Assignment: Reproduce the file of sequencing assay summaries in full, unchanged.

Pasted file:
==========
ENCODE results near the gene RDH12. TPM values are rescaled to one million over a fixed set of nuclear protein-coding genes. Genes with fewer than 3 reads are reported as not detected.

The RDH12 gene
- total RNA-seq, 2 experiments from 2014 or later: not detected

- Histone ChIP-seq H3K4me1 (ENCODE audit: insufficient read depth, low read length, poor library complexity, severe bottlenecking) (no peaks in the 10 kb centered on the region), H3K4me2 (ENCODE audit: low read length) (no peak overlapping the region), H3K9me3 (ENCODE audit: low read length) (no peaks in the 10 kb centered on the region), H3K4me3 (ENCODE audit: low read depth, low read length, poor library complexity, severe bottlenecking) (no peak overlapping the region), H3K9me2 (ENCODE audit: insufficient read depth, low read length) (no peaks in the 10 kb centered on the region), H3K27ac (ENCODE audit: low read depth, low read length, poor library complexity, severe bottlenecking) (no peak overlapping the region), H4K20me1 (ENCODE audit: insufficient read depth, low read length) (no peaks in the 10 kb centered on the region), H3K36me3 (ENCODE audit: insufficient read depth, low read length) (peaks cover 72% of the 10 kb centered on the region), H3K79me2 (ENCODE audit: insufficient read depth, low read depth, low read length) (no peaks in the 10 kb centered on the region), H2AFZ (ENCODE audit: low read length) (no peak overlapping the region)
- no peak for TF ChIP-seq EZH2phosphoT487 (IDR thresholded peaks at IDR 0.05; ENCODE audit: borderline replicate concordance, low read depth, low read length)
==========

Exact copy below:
ENCODE results near the gene RDH12. TPM values are rescaled to one million over a fixed set of nuclear protein-coding genes. Genes with fewer than 3 reads are reported as not detected.

The RDH12 gene
- total RNA-seq, 2 experiments from 2014 or later: not detected

- Histone ChIP-seq H3K4me1 (ENCODE audit: insufficient read depth, low read length, poor library complexity, severe bottlenecking) (no peaks in the 10 kb centered on the region), H3K4me2 (ENCODE audit: low read length) (no peak overlapping the region), H3K9me3 (ENCODE audit: low read length) (no peaks in the 10 kb centered on the region), H3K4me3 (ENCODE audit: low read depth, low read length, poor library complexity, severe bottlenecking) (no peak overlapping the region), H3K9me2 (ENCODE audit: insufficient read depth, low read length) (no peaks in the 10 kb centered on the region), H3K27ac (ENCODE audit: low read depth, low read length, poor library complexity, severe bottlenecking) (no peak overlapping the region), H4K20me1 (ENCODE audit: insufficient read depth, low read length) (no peaks in the 10 kb centered on the region), H3K36me3 (ENCODE audit: insufficient read depth, low read length) (peaks cover 72% of the 10 kb centered on the region), H3K79me2 (ENCODE audit: insufficient read depth, low read depth, low read length) (no peaks in the 10 kb centered on the region), H2AFZ (ENCODE audit: low read length) (no peak overlapping the region)
- no peak for TF ChIP-seq EZH2phosphoT487 (IDR thresholded peaks at IDR 0.05; ENCODE audit: borderline replicate concordance, low read depth, low read length)